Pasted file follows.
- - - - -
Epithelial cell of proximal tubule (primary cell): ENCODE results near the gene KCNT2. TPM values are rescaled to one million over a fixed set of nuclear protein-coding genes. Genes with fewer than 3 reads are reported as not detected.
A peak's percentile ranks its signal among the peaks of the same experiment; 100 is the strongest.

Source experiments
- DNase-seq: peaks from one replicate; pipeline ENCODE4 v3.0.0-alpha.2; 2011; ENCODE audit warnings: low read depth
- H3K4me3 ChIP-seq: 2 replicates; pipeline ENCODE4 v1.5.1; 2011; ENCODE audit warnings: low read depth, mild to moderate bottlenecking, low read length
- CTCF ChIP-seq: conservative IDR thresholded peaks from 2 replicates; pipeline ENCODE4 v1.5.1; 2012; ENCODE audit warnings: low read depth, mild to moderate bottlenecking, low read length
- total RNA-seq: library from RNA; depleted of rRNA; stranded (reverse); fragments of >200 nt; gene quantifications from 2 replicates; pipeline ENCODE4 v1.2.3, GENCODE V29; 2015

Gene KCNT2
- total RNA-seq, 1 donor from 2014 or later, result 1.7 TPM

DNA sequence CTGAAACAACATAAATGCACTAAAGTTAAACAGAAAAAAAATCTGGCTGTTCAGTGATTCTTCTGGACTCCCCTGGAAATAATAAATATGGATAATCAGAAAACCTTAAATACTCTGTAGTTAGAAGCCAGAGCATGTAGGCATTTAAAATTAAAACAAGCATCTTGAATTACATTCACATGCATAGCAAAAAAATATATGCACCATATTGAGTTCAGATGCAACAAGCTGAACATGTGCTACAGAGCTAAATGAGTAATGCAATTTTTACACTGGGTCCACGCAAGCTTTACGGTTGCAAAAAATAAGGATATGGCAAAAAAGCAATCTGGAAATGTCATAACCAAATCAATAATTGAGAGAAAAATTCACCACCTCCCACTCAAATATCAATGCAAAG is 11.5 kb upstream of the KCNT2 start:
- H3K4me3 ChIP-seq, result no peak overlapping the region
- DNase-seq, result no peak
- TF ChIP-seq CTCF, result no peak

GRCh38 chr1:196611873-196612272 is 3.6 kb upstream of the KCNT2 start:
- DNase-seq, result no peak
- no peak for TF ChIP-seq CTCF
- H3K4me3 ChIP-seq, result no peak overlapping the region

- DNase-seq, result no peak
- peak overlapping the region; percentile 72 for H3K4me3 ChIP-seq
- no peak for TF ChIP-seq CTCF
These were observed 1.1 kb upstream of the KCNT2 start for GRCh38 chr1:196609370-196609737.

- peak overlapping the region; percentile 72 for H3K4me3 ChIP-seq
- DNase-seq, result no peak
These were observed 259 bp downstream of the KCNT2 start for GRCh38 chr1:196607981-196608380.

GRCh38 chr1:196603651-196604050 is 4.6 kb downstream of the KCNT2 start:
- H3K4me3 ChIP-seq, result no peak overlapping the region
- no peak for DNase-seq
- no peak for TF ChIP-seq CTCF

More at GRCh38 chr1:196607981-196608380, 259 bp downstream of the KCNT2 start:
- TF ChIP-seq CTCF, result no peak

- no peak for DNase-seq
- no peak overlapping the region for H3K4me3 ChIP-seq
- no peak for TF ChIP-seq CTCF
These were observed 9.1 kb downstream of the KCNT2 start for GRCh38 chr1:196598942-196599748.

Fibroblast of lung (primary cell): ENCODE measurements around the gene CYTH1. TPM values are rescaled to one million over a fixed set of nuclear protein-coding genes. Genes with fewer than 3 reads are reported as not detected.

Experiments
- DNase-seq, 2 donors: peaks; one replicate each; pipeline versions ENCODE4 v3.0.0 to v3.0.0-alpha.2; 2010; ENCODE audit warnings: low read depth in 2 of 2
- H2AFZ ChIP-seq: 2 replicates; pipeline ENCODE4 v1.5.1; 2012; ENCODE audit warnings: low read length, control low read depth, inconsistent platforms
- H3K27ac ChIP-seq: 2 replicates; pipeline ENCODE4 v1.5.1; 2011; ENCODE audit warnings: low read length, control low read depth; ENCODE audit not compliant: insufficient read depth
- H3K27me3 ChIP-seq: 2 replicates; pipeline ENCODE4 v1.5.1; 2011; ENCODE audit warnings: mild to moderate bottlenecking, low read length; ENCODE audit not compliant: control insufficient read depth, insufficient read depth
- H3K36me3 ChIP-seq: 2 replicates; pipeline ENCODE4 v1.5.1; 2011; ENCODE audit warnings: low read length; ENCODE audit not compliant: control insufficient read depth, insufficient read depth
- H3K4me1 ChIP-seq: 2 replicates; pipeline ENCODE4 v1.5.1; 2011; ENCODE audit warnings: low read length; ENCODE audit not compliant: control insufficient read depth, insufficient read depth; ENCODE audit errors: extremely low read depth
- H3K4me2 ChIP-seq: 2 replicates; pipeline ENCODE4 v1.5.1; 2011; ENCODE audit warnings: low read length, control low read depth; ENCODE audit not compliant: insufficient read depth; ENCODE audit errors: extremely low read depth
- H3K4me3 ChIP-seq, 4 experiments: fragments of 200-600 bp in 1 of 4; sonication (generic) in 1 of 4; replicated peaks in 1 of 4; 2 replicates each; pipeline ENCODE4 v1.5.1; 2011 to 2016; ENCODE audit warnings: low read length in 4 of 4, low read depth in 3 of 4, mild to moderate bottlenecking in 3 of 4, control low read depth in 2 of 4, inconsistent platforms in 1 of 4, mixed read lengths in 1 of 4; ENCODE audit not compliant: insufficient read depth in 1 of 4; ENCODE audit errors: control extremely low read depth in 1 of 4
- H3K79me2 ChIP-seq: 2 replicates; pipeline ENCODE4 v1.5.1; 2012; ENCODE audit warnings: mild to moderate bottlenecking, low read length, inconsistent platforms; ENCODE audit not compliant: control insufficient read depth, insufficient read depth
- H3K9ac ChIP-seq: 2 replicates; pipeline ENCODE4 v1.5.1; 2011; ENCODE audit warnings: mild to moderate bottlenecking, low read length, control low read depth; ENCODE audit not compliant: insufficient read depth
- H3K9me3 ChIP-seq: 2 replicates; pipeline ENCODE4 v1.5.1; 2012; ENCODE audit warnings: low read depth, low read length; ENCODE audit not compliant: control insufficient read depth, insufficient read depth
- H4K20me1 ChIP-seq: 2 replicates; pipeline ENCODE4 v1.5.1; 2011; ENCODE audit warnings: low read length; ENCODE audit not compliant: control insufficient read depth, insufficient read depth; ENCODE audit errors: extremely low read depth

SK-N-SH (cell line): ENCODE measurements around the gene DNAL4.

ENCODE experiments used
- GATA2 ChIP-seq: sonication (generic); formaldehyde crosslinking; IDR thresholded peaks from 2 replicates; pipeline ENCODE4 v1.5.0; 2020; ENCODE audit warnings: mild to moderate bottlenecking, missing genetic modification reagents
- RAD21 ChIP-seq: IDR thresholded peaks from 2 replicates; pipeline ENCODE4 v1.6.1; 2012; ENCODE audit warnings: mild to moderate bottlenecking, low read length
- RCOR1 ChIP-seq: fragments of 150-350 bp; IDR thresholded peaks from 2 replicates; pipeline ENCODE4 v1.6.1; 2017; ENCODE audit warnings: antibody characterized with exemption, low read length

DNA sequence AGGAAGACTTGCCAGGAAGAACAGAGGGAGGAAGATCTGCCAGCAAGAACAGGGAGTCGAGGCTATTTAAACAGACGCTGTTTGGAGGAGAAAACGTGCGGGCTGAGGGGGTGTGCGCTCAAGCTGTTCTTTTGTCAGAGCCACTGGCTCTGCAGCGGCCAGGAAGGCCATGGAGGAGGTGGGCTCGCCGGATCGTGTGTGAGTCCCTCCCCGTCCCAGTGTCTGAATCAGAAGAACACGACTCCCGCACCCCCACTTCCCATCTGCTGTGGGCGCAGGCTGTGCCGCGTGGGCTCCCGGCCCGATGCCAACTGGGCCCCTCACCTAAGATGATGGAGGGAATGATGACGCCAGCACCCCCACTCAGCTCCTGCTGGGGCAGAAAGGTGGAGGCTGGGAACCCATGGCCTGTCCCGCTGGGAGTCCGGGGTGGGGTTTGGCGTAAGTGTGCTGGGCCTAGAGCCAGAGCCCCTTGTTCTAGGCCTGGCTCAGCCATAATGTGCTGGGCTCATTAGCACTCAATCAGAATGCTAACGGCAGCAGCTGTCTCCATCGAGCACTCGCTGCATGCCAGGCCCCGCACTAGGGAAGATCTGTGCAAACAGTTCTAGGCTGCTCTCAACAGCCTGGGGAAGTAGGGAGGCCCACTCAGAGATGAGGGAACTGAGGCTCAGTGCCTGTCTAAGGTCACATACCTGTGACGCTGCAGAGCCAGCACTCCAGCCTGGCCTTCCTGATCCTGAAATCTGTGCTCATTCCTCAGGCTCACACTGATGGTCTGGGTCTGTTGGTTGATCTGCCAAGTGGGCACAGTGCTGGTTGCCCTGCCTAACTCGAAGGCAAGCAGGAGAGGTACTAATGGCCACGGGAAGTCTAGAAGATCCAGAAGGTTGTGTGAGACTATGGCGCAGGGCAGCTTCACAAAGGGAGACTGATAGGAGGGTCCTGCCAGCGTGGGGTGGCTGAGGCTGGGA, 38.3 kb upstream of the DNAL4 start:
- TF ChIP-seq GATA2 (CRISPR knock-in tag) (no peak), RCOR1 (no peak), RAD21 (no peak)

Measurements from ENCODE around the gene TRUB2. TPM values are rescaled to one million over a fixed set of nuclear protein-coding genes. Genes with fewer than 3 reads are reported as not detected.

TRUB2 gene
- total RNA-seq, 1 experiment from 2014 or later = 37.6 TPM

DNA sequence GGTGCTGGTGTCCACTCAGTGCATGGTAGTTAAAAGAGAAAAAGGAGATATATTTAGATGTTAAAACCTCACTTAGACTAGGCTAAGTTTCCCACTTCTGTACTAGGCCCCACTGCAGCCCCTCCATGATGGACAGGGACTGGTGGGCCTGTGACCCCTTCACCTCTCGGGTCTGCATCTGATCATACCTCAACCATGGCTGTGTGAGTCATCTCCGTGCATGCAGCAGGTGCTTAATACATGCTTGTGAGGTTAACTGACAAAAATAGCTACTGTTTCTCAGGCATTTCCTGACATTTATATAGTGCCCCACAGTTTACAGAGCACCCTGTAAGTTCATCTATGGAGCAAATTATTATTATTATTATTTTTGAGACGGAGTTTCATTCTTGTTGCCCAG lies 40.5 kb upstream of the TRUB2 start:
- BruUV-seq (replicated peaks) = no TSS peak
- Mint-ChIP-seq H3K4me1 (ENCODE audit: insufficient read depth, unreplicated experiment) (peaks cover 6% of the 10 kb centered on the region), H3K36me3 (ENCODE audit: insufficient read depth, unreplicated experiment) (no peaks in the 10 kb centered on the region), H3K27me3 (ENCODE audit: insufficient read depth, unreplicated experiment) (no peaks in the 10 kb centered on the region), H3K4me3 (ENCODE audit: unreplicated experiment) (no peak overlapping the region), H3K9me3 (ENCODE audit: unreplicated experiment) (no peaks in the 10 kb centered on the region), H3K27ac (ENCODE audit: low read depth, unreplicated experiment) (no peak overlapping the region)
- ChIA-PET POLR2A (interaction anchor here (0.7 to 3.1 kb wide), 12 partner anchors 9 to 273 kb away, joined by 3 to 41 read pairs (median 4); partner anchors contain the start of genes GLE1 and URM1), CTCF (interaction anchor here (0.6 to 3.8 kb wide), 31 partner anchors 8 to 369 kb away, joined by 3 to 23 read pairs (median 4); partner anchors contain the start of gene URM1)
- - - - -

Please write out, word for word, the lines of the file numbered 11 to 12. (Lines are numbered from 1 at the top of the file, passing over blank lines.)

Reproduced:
- H3K4me3 ChIP-seq, result no peak overlapping the region
- DNase-seq, result no peak